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The Data Studio: Innovating How We Learn and Teach Data Science and AI

16 April 2020
- by Nanda Piersma, Lector Urban Analytics, Scientific Director HvA Expertise Centre Applied AI, Founder of the Data Studio and Researcher at CWI

There is an international shortage of Data Science students. Educators need to scale up and update their programmes in an attempt to meet the increasing demand for well-educated, talented students. Is this “yet another hype” or do we need to innovate education in these fields in a structural way?

The Data Studio, funded by a KNAW Comenius Senior Fellow grant, at the Amsterdam University of Applied Science is innovating education programmes for data scientists. We see this innovation as a key element in meeting the needs of students in the fields of Data Science and AI.

The Data Studio

Co-creation is the foundation of our philosophy. The Data Studio provides a safe environment in which everyone, be they student, lecturer, researcher or practitioner, has the intrinsic motivation to learn all the time. In the fast-moving field of Data Science, we are all students.

Data Science fundamentals include the Data Science community. We provide students with foundational theory and programming skills. This is taught together with data ethics, project management, communication and business skills in the context of a real-world data science project. Just as in a “real job”, students have access to a network of professional data scientists, open source code, meetups and the community nurtured by Amsterdam Data Science. Our main goal is to allow students to experience the passion we all have for the field.

Education programmes in the studio are practice-based research. When projects start we do not know the answer to the research question. We break down the research into projects suited to the different levels of students, blurring the distinction between teaching and research and between lecturer and student.

Projects are organized as a project chain. Students who finish a project transfer the results, the methodology and the code to the researchers and the next group of students.   This introduces challenges in project continuity and educationally appropriate match-making of students and projects. 

Teething Problems and Success Stories

Starting in January 2018, we have experience of four semesters of dedicated Data Science Bachelor programmes in Aviation, Applied Mathematics, HBO ICT and Communication & Multi-media design, as well as research programmes, in sustainable energy systems and urban analytics. 600 students in 45 projects have participated and we believe we can scale up.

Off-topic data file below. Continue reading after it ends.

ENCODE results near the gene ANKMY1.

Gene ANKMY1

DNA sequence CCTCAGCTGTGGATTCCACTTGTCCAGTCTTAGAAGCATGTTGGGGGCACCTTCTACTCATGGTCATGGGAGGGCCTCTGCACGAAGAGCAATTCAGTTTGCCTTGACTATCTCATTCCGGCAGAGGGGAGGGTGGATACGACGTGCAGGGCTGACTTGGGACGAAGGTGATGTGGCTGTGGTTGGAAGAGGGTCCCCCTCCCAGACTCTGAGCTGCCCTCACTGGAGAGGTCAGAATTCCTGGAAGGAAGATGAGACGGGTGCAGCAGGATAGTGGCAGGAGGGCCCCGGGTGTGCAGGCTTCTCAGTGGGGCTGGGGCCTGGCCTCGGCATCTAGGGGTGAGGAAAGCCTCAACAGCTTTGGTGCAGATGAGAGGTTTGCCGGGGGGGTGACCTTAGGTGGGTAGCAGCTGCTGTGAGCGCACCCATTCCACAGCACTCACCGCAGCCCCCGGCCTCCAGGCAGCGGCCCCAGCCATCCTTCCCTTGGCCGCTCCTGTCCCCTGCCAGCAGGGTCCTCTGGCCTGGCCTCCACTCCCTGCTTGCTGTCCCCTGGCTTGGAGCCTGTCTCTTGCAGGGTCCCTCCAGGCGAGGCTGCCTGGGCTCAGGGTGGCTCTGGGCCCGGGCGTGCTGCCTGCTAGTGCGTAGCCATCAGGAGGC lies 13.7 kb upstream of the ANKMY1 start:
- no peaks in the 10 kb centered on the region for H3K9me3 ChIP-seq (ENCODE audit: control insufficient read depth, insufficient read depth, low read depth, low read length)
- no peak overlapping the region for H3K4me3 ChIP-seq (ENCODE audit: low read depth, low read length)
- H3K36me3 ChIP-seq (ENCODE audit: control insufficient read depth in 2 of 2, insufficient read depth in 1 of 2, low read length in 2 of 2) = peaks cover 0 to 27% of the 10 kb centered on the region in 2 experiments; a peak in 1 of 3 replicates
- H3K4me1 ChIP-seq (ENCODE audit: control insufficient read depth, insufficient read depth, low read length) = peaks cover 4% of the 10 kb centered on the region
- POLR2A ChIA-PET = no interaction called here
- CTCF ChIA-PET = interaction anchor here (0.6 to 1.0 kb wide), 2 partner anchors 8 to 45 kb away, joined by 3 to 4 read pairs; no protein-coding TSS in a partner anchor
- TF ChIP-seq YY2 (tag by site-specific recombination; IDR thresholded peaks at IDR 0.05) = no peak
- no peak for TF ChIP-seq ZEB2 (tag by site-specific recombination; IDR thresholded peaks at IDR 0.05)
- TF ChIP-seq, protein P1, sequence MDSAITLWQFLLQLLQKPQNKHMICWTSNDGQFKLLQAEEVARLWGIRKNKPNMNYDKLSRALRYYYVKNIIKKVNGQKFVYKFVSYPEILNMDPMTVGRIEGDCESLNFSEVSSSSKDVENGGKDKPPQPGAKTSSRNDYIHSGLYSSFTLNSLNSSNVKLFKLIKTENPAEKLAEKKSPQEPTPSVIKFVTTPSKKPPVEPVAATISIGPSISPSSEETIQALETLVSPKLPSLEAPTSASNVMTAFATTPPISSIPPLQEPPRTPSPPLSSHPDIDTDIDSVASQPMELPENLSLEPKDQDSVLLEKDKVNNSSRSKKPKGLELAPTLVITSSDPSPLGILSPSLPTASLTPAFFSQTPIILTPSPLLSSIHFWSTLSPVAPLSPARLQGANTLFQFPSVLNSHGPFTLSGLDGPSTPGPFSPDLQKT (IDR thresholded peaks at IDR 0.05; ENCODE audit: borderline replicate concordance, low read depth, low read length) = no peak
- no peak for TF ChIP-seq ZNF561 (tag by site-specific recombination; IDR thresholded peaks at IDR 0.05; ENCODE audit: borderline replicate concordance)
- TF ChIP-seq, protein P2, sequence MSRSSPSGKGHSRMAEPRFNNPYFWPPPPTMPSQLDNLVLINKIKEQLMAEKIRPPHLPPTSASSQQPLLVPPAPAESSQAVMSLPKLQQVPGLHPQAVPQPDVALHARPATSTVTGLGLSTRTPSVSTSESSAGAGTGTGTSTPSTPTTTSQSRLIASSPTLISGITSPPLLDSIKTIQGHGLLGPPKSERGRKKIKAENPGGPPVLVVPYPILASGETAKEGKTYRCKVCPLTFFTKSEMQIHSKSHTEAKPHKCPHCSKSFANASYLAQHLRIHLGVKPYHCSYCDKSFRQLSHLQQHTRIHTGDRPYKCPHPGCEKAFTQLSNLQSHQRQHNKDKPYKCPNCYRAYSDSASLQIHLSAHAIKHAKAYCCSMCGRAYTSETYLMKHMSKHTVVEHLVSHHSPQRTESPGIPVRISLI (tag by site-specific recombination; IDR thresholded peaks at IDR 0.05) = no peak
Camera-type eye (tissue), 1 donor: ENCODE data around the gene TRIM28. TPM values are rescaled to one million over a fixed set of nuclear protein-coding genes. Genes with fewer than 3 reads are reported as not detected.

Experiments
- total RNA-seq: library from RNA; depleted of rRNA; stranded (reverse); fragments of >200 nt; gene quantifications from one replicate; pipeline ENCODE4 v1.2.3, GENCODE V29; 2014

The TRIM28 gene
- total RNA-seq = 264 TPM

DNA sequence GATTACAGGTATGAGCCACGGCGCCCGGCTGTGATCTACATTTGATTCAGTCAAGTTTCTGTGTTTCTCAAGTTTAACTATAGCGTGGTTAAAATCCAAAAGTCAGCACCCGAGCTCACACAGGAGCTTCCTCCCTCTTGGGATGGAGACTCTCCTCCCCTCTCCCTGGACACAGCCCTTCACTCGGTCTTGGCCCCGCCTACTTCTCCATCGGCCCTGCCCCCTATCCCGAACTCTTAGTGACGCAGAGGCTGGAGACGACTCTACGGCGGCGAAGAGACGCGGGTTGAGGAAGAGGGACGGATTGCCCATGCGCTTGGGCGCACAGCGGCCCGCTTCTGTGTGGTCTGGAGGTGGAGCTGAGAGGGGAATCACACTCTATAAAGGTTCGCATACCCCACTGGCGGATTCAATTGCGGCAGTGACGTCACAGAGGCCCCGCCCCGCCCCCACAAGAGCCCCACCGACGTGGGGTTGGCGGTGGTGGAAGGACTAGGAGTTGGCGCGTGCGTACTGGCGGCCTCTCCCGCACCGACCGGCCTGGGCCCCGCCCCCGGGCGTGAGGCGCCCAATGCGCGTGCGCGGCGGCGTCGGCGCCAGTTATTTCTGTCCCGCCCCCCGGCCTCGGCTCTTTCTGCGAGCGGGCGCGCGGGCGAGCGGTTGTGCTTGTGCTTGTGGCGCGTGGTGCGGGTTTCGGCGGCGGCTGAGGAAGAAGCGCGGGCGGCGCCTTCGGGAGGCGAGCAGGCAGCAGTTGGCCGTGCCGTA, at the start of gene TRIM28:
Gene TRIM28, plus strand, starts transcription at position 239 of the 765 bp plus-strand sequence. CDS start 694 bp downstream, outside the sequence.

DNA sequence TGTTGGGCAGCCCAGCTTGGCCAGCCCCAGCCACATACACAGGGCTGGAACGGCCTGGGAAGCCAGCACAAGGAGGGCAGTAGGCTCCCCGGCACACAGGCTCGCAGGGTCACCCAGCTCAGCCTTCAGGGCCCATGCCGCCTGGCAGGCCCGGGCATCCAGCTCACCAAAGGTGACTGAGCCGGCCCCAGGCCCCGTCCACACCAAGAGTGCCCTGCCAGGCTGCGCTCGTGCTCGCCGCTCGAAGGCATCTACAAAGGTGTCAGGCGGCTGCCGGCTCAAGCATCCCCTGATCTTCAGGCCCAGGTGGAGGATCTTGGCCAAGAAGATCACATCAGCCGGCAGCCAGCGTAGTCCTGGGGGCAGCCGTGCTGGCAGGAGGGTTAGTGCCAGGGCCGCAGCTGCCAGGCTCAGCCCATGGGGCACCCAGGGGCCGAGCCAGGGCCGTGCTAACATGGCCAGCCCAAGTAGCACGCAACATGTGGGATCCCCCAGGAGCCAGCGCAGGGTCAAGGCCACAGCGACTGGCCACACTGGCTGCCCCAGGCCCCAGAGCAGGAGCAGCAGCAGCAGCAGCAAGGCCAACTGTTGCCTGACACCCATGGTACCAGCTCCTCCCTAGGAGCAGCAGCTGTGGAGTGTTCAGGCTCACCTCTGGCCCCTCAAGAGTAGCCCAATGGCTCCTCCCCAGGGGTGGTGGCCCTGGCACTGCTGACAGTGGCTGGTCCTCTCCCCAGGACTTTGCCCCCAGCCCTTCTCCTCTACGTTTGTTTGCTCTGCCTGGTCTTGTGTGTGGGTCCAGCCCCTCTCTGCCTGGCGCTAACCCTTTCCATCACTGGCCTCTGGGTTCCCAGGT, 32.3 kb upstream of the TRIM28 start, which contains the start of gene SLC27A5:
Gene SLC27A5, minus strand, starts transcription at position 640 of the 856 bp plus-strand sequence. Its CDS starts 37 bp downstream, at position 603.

There were teething problems, of course: projects lacked data, had unclear research goals, lacked student involvement, or were aimed at an inappropriate student skill level. 

There were also very successful projects, such as on waste collection in cities. Using open datasets of complaints about public space (MORA) and waste collection from the City of Amsterdam, we created a dashboard of underground containers, a mathematical model for the prediction of future waste volumes, a model for the optimal location of new underground containers in IJburg, and a dashboard matching complaints and compliments data for street-waste neighborhoods.

The Importance of Data and Collaboration in Uncertain Times

At the time of writing, all universities and schools are closed because of the COVID-19 crisis. Our challenge now is to educate without real-life contact, and missing out on the fun of learning and programming together. Crises stimulate creativity and inventivity, resulting in transferring the learning programme to virtual classrooms, video clips and online meetings in three days. 

To continue our co-creation philosophy in our new online existence we implemented the following:

  1. Online hackathon: using the virtual classroom instruments available we created a four-day online hackathon only nine days after the HvA was closed. 
  2. Co-creating video clips: We asked our students to make a video clip (in Dutch) explaining a Machine Learning technique using an open data set, complemented by a tech report. The results are published on www.datastudio.amsterdam. This assignment replaced the exam for the data science fundamental period, at the same time providing more online educational material than can be achieved in a traditional educational setting.
  3. Data Science for real: We invited students to join the HackCorona community call from big data natives to help fight the corona crisis.

As the prime minister and the King of the Netherlands told us in their speeches in March: we are separated, but we need to continue our social commitment in creative ways. We hope that we will continue to provide the Data Science community with well-educated talent, with the ethical and moral know-how to do the right thing, from the heart and with a passion for Data Science.

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